two lives, condensed

At 90 Wally and Stan Phillips might just be Victoria’s oldest surviving male twins, but they very nearly didn’t make it.

When they were born in 1922 weighing a scant 2.5lb (1134g) apiece their mother was told not to bother taking them home with her.

They said, ‘You know you won’t rear them’,” Wally reveals.

They’d said the exact same thing to her a couple of years earlier when she gave birth to her first set of twin boys, who were placed in a shoebox like a pair of sick kittens and left to die.

This time she wasn’t having it.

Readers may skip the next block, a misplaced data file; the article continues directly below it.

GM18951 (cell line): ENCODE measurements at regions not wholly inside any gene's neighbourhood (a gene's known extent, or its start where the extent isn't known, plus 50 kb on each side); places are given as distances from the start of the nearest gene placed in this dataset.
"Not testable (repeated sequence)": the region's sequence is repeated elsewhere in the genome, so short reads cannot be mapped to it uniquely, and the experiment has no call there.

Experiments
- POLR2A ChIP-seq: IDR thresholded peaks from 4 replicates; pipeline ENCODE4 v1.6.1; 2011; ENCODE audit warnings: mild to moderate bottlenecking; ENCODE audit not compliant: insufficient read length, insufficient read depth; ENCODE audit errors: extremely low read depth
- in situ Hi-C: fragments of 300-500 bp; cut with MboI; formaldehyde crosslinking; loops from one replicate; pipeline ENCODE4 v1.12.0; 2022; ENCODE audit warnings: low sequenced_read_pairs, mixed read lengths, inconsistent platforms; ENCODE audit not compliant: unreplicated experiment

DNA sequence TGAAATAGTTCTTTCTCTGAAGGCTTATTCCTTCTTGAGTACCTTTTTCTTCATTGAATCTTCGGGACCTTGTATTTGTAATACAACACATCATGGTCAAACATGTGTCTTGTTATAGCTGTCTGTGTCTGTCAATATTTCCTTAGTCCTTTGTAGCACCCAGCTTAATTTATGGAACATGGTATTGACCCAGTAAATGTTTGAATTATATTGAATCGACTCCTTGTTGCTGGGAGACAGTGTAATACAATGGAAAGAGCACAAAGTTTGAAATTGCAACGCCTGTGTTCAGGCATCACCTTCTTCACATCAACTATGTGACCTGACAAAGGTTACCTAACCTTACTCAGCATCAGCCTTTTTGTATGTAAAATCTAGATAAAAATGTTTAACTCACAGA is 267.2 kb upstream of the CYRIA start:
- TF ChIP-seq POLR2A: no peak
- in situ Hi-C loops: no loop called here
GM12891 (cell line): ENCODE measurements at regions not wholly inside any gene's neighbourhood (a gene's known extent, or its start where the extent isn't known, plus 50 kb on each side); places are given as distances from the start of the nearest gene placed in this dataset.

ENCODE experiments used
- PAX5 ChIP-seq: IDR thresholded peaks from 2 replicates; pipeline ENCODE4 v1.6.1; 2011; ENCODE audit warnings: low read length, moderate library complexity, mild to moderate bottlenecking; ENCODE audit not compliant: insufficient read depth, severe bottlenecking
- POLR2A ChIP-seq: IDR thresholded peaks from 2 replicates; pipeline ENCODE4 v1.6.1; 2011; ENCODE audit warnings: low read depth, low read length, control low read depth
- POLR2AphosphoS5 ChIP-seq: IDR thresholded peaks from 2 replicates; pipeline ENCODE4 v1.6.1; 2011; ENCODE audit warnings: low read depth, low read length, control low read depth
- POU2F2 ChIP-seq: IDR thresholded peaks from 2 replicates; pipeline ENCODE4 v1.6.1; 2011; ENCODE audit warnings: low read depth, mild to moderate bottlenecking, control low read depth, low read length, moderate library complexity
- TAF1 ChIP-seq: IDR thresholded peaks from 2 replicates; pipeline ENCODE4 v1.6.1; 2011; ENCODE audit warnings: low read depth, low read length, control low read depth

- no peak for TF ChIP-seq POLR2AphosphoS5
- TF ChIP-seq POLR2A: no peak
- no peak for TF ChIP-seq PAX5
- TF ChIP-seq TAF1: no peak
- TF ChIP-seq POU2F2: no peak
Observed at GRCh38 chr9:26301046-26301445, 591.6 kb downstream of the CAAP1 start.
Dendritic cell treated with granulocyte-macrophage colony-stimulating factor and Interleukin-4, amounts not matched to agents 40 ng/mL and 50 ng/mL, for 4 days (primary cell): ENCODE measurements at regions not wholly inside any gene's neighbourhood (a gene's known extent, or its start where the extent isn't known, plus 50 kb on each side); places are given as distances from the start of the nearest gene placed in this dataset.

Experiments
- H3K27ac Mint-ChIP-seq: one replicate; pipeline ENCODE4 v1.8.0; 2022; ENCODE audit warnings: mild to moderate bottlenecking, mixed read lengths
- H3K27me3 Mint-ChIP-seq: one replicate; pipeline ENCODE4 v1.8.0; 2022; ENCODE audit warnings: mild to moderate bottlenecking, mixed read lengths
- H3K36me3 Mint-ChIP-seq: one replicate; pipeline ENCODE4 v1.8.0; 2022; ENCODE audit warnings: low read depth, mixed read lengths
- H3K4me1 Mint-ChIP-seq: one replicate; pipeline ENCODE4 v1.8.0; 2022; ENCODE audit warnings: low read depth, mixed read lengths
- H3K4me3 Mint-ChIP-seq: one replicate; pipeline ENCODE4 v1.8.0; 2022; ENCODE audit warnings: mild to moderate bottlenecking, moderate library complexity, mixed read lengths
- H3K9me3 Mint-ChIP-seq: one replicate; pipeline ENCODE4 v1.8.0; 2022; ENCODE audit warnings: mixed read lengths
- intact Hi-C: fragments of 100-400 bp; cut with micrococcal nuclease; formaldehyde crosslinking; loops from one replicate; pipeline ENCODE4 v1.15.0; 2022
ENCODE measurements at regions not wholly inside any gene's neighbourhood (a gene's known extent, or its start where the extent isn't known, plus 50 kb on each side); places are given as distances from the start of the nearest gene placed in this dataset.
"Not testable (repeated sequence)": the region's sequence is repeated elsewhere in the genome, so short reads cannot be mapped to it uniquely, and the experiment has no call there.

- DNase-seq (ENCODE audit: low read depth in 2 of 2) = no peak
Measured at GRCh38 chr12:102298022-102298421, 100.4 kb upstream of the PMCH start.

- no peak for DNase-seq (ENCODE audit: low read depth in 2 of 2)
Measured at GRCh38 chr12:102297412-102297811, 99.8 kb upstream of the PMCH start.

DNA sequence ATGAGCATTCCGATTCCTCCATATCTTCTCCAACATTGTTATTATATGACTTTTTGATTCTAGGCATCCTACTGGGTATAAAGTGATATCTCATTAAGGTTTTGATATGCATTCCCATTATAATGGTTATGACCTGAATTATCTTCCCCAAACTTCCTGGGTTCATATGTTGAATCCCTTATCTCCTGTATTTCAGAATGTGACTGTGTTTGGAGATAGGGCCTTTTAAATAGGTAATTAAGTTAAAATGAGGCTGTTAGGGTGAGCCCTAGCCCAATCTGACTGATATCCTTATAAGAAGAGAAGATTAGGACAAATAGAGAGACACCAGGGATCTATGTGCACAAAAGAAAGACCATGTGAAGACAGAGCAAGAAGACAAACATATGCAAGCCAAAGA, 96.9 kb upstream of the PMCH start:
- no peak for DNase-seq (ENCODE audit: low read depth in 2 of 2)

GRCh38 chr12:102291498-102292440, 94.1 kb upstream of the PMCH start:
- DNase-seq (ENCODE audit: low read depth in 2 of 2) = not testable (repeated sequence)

She took us home, but we had trouble keeping the tucker down,” says Stan taking up the story.

There was an old nursing matron that lived next door and she said, ‘Feed ’em on condensed milk. That’s very easily digested’.

So we were reared on sweetened condensed milk.

I still love the stuff. I have it in my tea instead of regular milk, but Wally can’t touch it because he’s got the sugar diabetes.”

Don’t tempt me,” chimes Wal. “When I was in the army in the war, I used to go down to the canteen of a night and I’d get a tin of condensed milk and put a hole each side of the top with me bayonet and I’d down the whole lot.

Still it must have done us some good. Very few twins both make old age – one usually falls by the wayside.

And what can I tell you? Just how short life is. I don’t know where the 90 years have gone – they have just flown by.”

That’s life, condensed.

 

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